Intel's forthcoming Timna chip could revitalise the stalled market for sub-$600 (£390) PCs -- or prove to be another expensive stumble in attempts by chip makers to jam more features on a single chip. The issue: Are PC buyers willing to accept lower clock speed and overall expandability in exchange for a lower price tag?
Timna, it was revealed last week, will be introduced at a clock speed of at least 600MHz in the second half of the year. Designed for low-cost desktop PCs, the chip will integrate a processor core, graphics engine and memory controller with the aim of reducing cost.
The promise of the chip is that its lower cost, compared with Intel's Celeron siblings, will allow PC makers to offer lower-priced products.
The chip could reinvigorate the stalled market for sub-$600 personal computers, said Steve Baker, director of analysis at market researcher PC Data, in Reston, Virginia. Many PC makers were unable to maintain comfortable margins when memory prices increased, prompting their retreat to price points above $600, he said.
"No one's going to rush out and buy a PC because it has a Timna chip in it," Baker said. However, if Compaq Computer or Hewlett-Packard could offer Timna-based PCs at $499 or $549, "that will help expand the market," he said.
The success of Timna-based PCs will likely depend on how well Intel and its PC maker partners market the chip, Baker said. Consumers will have to understand they are getting essentially a chip designed to be low cost, he said.
The PC as consumer electronics device
Some analysts, Baker included, believe Timna could spark a new breed of rock-bottom-priced, closed-box PC. The trade-off for consumers would be that these machines would not be upgradable. Instead, a consumer would need to purchase a new model every few years if he or she wanted to keep up with the newest technology.
"There are a going to be a lot of people who don't care (about expandability). They'd rather save the $50," Baker said. "I think what (Timna) really shows is the disposability of the PC. This product has a usable life of X number of years. Most of your other plug-in consumer products don't have a way to add new technology. (To get new technology) instead you buy the newest model."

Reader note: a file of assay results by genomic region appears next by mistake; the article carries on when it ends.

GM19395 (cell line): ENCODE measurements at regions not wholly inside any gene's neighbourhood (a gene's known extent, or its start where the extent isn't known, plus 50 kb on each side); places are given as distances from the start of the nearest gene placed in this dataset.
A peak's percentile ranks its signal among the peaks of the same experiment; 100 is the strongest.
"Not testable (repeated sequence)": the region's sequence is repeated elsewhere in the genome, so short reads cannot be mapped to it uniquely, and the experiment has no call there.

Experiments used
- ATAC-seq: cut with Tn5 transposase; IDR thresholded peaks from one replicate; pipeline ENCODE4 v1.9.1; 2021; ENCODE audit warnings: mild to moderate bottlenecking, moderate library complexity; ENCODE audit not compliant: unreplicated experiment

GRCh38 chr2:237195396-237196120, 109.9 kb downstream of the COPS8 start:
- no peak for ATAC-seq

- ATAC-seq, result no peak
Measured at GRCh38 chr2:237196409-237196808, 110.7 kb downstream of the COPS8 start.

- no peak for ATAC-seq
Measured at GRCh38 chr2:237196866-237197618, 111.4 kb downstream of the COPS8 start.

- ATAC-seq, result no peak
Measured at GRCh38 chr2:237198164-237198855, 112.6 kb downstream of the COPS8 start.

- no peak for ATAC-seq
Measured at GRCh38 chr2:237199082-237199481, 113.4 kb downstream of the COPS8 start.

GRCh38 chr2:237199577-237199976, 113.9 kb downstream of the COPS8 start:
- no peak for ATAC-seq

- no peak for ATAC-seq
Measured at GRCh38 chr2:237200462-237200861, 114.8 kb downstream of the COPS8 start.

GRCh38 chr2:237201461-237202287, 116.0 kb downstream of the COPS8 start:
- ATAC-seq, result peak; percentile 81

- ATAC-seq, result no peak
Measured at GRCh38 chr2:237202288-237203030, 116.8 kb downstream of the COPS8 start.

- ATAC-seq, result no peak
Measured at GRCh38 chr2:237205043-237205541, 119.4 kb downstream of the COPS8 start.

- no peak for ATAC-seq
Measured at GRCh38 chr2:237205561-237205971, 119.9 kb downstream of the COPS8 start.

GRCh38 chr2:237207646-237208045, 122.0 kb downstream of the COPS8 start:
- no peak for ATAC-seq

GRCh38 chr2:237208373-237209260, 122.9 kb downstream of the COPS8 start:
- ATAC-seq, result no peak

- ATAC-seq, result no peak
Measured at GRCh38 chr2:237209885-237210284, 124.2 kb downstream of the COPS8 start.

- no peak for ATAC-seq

Timna is not the first attempt at an integrated PC processor -- a chip that saves costs by integrating a number of functions, including a graphics engine. Cyrix's Media GX was the first, but that chip's success was limited by poor clock-speed performance.
Despite the failures of the Media GX in PCs, analysts believe Timna has the potential to ride several market trends to success.
The first trend is PC makers reducing costs to maintain margins. The second, which hinges on the first, is a move toward the integration of PC components. Many PC makers have begun shipping PCs whose chip sets include integrated graphics processing engines instead of separate graphics boards. Many of these PC makers have, for example, adopted Intel's 810 chip set for their consumer-oriented value PCs.
Timna continues down that road, integrating the CPU, graphics engine and memory controller (or half of the 810 chip set).
"We are moving close to the single-chip PC for the low end of the mainstream (PC) market," said Michael Slater, founder of MicroDesign Resources and publisher of the Microprocessor Report, at last week's Microsoft Windows Hardware Engineering Conference.
However, Slater questioned how quickly Timna would be adopted.
"I think it is a little bit early to go with this level of integration," Slater said.
Intel officials, for their part, insist that Timna is hitting all of the right angles, including coming out at the right time and at the right price point. Intel also claims to have widespread support from its PC maker partners for the chip.
While Slater said Timna might not hit its stride right away, other analysts are more bullish.
"Not everybody should be buying the latest," Baker said. "If (Timna) is all I need, it's all I should buy. It appeals perfectly to the mass consumer audience."
More new details
Timna, which is sampling to PC makers now, will use a number of Intel technologies, including a Katmai core with 128KB of integrated Level 2 cache and the company's multimedia instructions known as Streaming SIMD Extensions. Timna will also borrow the memory interface and graphics engine from Intel's 810 chip set, although the graphics engine will be a "souped-up" version of what is found in the 810, sources said.
Timna will support synchronous dynamic RAM (SDRAM) at first. However, the chip has been built with a Rambus Direct memory interface, which will require a bridge for 100MHz SDRAM, Slater said.
The chip will be manufactured using the company's 0.18-micron process and will be paired with its Socket370.
Timna won't be alone in the market for long.
VIA Technologies is working on a similar processor, known by the code name Matthew. Little is known about the device, but Slater believes the chip, which is due next year, will integrate a graphics engine and a memory controller, among other things.
Timna will likely be branded as a Celeron chip, although Intel will continue to sell its current line of Celerons. In fact, the current Celerons will be running at 700MHz by the time Timna debuts at 600MHz in the second half of this year.
If AMD's new processor can outperform Intel's then a fuzzy name will be a nice bit of icing on the cake -- if they can't, I really doubt that warm and cuddly branding will make a bit of difference. Go with Guy Kewney to AnchorDesk UK for the news comment.
Take me to the CPU roadmap: Intel and AMD's new chips